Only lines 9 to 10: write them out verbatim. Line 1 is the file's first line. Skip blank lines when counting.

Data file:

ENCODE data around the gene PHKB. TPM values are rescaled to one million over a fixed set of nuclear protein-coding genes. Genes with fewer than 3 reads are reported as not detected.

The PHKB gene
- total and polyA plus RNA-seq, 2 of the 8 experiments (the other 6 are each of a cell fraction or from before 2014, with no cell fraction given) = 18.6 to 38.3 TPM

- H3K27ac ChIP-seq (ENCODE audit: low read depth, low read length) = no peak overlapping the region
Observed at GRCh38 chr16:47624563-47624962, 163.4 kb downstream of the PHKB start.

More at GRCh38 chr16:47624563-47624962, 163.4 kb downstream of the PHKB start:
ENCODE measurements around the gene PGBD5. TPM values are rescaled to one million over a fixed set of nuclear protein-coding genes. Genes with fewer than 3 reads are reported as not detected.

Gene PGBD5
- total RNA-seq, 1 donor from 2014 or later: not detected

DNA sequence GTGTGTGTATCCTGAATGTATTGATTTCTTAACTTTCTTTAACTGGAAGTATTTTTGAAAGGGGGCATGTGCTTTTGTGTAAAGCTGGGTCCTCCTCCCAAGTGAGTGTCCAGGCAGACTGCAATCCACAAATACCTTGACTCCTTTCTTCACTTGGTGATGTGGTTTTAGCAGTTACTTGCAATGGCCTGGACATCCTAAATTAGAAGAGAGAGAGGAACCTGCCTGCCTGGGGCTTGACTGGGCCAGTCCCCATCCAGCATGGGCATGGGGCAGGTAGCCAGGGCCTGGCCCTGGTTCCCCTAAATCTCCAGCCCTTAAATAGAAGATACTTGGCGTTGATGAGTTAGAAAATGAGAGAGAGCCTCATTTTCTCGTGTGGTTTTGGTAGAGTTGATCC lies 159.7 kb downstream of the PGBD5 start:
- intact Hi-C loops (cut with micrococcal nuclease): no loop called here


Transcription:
- total RNA-seq, 1 donor from 2014 or later: not detected

DNA sequence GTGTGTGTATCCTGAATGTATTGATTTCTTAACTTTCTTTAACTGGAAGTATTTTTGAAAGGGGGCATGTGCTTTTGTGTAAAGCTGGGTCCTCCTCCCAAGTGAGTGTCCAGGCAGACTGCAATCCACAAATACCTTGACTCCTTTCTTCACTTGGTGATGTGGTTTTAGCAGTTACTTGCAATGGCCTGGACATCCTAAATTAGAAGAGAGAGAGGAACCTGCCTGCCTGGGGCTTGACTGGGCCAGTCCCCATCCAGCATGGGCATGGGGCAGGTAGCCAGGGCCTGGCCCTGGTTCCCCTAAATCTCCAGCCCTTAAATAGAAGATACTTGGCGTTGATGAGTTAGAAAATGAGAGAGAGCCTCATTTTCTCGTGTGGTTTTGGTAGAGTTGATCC lies 159.7 kb downstream of the PGBD5 start: